This post was originally published on Life in Slow Motion on February 16, 2015. I’m reposting it today because (1) I really like this post and (2) I’m feeling tired today so a new post is not going to happen (and I’ve decided to not feel guilty about that ;). Besides, I think we all need ongoing reminders of this!
The weight of guilt and shame lies heavily on many individuals with chronic pain, illness, and disability. While I have long been aware of this common burden in the lives of many with physical limitations, I was recently forced to pause and truly recognize the extent to which these feelings can take hold. A somewhat offhand comment on one of my posts stopped me in my tracks and caused me to think through this issue more seriously.
Reflecting on her physical limitations and inability to do and accomplish, a commenter stated, “they shoot horses, don’t they…”
And I don’t want to embarrass or draw attention to the individual who made this comment, but as this statement was posted in a public place, I feel at liberty to respond in a public manner.
Unchecked guilt and shame intermingle in such a way that we begin to feel worthless, inadequate, insignificant, and invaluable. At their worst, guilt and shame leave us feeling as though we are simply dead weight in the midst of a productive world, and it would be far better if we were “taken care of” for good.
Guilt is fairly straightforward to wrap my brain around. We feel guilty for being a burden and guilty for not doing our share. We feel guilty for the things we can’t do, guilty for cancelling plans, and guilty for needing so much help. We feel guilty for being sick, because it affects others so drastically. We feel guilty because perhaps it is our fault and perhaps we are just not trying hard enough to get better.
But shame is a bit more complex. We feel guilty for the things we are unable to do, but even worse, many of us begin to feel shame for who we are and who we believe others perceive us to be. Shame cuts to the deepest fragments of our identity, telling us we don’t matter, screaming that we have no worth, whispering words of inadequacy in our ears into the wee hours of the morning. Shame attacks our character; we are lazy, incompetent, unreliable, or weak. The stigma of pain and illness leaves a mark of shame on our foreheads for all to see. Whether spoken or unspoken, conveyed in reality or created in our imagination, we are fakers, catastrophizers, and inconveniences at best; malingerers, addicts and criminals at worst.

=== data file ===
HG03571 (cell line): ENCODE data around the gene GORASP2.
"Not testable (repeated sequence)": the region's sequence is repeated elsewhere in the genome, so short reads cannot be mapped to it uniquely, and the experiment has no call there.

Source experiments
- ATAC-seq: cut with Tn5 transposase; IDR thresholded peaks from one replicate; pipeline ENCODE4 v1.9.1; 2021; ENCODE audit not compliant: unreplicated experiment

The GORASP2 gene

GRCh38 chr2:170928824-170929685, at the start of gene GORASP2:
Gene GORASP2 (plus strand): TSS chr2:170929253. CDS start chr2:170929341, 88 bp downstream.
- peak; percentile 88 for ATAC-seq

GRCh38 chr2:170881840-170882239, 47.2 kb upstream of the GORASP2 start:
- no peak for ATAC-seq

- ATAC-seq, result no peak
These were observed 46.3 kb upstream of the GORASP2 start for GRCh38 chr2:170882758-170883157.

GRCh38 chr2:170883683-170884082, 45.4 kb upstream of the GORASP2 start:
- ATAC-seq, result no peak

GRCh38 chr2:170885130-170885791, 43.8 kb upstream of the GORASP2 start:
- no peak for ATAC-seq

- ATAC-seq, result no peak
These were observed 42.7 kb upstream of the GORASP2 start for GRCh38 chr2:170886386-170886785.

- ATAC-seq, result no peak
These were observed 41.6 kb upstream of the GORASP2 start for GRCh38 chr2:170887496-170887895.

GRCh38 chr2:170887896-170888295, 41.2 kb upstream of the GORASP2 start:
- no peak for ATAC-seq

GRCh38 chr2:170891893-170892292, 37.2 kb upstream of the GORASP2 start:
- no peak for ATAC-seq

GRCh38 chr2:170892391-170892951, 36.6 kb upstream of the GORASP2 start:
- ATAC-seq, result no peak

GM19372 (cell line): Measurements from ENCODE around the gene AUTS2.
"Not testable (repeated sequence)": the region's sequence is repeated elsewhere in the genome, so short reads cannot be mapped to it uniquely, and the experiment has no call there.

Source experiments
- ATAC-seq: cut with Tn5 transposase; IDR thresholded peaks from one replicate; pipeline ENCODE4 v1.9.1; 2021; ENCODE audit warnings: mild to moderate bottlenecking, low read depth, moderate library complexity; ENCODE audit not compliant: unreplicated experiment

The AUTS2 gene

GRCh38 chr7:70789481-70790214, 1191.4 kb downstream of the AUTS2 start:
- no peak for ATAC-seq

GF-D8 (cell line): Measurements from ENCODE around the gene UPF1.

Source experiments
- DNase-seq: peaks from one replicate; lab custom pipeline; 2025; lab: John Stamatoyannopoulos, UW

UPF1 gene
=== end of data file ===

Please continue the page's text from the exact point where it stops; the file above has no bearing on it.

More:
When deep-seated shame comes to stay, that is when we begin to feel really and truly worthless. And when shame and guilt intermingle, the stage is set to begin comparing ourselves to a useless and soulless horse, no longer able to pull its own weight, so perhaps we should shoot it to relieve its suffering and ease the burden it places on the rest of society. Perhaps we should commit suicide so no one has to deal with us anymore.
Offhand comments come from somewhere. Passing thoughts come from somewhere. Far from insignificant, they surface from the depths of our unconscious, revealing what we truly feel about who we are. Worthless. Inadequate. Humiliated. Invaluable. Ashamed. Useless. Insignificant. A waste of space.
At our worst, we feel of no use to anyone. At our very worst, we feel there is no point for our continued existence.
From some frames of reference we have little value. Speaking for myself, when it comes to survival of the fittest, I am worth close to nothing. I am literally the lowest on the totem pole. In any sort of survival situation, end of the world apocalypse, or real-life emergency needing physical agility, I would be the first to go. I am at the very bottom dregs of society when it comes to fighting for my own survival in a dog-eat-dog world.